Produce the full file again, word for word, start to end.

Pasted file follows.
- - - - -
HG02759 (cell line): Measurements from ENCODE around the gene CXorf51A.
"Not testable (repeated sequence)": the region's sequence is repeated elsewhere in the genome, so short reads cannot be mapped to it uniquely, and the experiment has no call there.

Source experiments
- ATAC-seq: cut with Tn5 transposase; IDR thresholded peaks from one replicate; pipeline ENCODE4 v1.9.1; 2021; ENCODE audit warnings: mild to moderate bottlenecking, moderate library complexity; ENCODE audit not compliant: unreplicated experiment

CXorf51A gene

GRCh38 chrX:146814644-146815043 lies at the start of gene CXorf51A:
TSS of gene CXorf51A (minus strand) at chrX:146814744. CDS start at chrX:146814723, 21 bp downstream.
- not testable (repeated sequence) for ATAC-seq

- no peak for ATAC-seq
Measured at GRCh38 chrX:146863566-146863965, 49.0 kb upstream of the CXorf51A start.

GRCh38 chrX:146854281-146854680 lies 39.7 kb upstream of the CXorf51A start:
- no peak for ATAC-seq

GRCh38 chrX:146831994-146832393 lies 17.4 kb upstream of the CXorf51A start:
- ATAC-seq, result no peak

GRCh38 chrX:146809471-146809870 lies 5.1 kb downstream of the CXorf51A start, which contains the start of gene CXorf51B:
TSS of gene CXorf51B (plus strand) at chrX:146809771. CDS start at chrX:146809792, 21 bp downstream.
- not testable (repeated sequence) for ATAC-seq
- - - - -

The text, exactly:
HG02759 (cell line): Measurements from ENCODE around the gene CXorf51A.
"Not testable (repeated sequence)": the region's sequence is repeated elsewhere in the genome, so short reads cannot be mapped to it uniquely, and the experiment has no call there.

Source experiments
- ATAC-seq: cut with Tn5 transposase; IDR thresholded peaks from one replicate; pipeline ENCODE4 v1.9.1; 2021; ENCODE audit warnings: mild to moderate bottlenecking, moderate library complexity; ENCODE audit not compliant: unreplicated experiment

CXorf51A gene

GRCh38 chrX:146814644-146815043 lies at the start of gene CXorf51A:
TSS of gene CXorf51A (minus strand) at chrX:146814744. CDS start at chrX:146814723, 21 bp downstream.
- not testable (repeated sequence) for ATAC-seq

- no peak for ATAC-seq
Measured at GRCh38 chrX:146863566-146863965, 49.0 kb upstream of the CXorf51A start.

GRCh38 chrX:146854281-146854680 lies 39.7 kb upstream of the CXorf51A start:
- no peak for ATAC-seq

GRCh38 chrX:146831994-146832393 lies 17.4 kb upstream of the CXorf51A start:
- ATAC-seq, result no peak

GRCh38 chrX:146809471-146809870 lies 5.1 kb downstream of the CXorf51A start, which contains the start of gene CXorf51B:
TSS of gene CXorf51B (plus strand) at chrX:146809771. CDS start at chrX:146809792, 21 bp downstream.
- not testable (repeated sequence) for ATAC-seq